Metro’s chief vehicle engineer later told the NTSB that no engineering analysis had been conducted to evaluate the effectiveness of bellying in preventing catastrophic damage in a collision.

Metro spokesman Ron Holzer told The Washington Times that the transit system had bellied the 1000 Series cars until they were removed from service last month.

In July 2010, Metro contracted with Kawasaki Heavy Industries Ltd. to build the 7000 Series cars. The first 7000 Series train ran on Metro’s tracks in 2014.

Mr. Holzer said in an email that replacing the 1000 Series took so long because rail cars are designed for individual transit systems and are not “off the shelf” products.

“The introduction of Metro’s first 7000 Series train in 2014 was the result of a project that spanned more than six years from early design and engineering, securing funding, acquiring necessary approvals, vehicle testing and certification,” he said.

A ‘standardization’ issue

Metro now has 368 of the 7000 Series cars, equivalent to 46 eight-car trains. The transit system purchased 748, and up to 20 new cars are delivered per month. Metro also operates 358 Breda-built 2000 and 3000 Series, 192 CAF-built 5000 Series and 184 Alstom-built 6000 Series.

The fiscal 2018 budget lists the 7000 Series rail car procurement project at $1.7 billion from 2005 to 2024. That equates to about $2.3 million per car.

The 7000 Series cars are helping to increase Metro’s reliability, according to the agency’s “Vital Signs” statistics from the first quarter of the year. The new cars excelled on the rail fleet reliability metric, measured as the mean distance between delays.

The stainless steel cars also meet tougher crashworthiness standards and absorb maximum energy in the event of a crash. They also are equipped with anti-climbers that will help prevent telescoping.

They have event records — a federal requirement cited in many of the NTSB reports that the 1000 Series did not meet — and digital surveillance systems.

“In addition, each individual rail car, as well as the overall vehicle design, manufacturing and testing, is undergoing a rigorous Safety and Security Certification process as required by the Federal Transit Administration,” Mr. Holzer said, quoting a 2014 press release.

But the 7000 Series cars are not without their own safety concern, one that Metro has known about for more than a year.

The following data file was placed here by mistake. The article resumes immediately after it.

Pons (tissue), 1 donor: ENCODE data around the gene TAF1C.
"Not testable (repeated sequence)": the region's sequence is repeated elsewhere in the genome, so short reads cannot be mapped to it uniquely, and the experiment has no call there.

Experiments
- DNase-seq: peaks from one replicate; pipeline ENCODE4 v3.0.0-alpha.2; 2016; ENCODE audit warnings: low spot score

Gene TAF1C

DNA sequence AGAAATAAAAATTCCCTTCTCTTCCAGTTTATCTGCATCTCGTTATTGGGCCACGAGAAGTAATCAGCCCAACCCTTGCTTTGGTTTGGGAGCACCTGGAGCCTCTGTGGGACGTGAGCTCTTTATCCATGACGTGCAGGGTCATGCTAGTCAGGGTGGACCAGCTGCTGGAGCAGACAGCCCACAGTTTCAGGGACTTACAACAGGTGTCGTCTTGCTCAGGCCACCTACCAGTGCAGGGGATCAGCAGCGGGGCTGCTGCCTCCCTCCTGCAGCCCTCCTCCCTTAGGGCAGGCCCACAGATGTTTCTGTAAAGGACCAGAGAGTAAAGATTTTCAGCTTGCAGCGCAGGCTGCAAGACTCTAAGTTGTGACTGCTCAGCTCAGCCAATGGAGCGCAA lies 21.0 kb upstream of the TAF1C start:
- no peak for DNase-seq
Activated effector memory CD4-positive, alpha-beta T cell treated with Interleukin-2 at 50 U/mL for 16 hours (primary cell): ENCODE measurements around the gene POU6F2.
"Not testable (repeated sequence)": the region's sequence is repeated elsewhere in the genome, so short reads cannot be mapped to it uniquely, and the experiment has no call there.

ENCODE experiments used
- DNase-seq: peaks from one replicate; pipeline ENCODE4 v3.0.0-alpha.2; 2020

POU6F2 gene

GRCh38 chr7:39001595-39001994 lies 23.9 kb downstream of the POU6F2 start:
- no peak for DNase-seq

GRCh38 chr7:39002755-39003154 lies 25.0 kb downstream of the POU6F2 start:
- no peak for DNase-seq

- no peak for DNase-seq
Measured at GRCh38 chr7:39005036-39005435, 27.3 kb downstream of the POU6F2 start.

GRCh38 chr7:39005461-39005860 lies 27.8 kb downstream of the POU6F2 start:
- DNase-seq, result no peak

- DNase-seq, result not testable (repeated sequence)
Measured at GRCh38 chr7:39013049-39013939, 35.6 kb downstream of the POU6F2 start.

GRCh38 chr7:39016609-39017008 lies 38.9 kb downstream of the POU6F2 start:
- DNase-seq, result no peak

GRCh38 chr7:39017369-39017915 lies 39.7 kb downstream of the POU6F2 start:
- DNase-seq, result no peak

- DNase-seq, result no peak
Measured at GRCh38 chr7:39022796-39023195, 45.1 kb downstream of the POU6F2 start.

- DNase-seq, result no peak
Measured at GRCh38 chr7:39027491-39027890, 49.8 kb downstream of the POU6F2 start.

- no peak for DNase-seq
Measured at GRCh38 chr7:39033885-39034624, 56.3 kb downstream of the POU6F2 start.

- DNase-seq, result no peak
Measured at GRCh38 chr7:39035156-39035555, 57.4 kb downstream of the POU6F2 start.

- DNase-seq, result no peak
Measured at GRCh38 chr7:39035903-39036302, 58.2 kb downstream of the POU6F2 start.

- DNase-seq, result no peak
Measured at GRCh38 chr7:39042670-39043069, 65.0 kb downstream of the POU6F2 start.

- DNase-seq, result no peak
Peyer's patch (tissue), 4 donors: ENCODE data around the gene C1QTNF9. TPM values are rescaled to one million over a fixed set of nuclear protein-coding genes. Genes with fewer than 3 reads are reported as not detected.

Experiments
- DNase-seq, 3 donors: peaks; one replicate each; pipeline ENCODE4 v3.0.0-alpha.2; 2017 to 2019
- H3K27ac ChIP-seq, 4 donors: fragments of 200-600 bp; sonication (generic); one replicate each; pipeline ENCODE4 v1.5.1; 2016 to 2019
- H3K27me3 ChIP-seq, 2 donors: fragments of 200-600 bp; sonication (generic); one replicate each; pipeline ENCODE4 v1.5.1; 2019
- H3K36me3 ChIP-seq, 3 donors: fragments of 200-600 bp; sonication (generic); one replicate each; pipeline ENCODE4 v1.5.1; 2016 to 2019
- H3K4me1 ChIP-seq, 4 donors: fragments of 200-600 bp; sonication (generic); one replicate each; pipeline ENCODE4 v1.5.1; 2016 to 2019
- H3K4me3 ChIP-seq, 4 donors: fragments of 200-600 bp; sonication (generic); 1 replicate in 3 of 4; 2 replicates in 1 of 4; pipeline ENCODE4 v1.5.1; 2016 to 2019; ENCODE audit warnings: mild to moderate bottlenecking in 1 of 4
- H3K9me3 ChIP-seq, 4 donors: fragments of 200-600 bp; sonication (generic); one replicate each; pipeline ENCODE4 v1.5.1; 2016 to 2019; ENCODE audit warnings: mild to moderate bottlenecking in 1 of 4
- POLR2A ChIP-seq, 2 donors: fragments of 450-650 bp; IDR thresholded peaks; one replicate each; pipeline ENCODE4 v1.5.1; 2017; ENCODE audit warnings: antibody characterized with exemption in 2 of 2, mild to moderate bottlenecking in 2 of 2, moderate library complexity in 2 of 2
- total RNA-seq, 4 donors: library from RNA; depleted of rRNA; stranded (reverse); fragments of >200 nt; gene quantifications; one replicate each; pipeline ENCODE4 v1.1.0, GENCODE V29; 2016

In July 2016, a vision-impaired rider fell into the gap between two rail cars thinking it was an open train door. The older series have chains in the gap that can be detected with canes. The 7000 Series rail cars use a combination of spring-style chains and rubber “wings” that do not fully bridge the gap — leaving a space that a visually impaired rider using a cane can mistake for an open rail car door.

Six months earlier, the FTA office of civil rights told Metro that the rubber barriers may not meet Department of Transportation regulations under the Americans with Disabilities Act.

Metro tested the barriers in August. In September, Metro General Manager Paul Wiedefeld told the FTA that Metro “remains confident in the safety and accessibility of the design and in its compliance with all applicable law,” but it would install chain barriers anyway.

He said the manufacturer would install chain barriers before delivering new cars, and the current ones would be retrofitted with the chain barriers over the next eight to 15 months.

Ten months later, there are still 7000 Series cars without chain barriers.

Mr. Holzer called it a “standardization” issue. He said Metro worked with the accessibility community, the FTA and Kawasaki to design a new intercar barrier, which is similar to the spring-style chain barriers. But the design is not finalized, and there is no specific date for retrofitting the rail cars.

Mr. Holzer promised that Metro would do so “in a timely manner,” expected to be less than a year.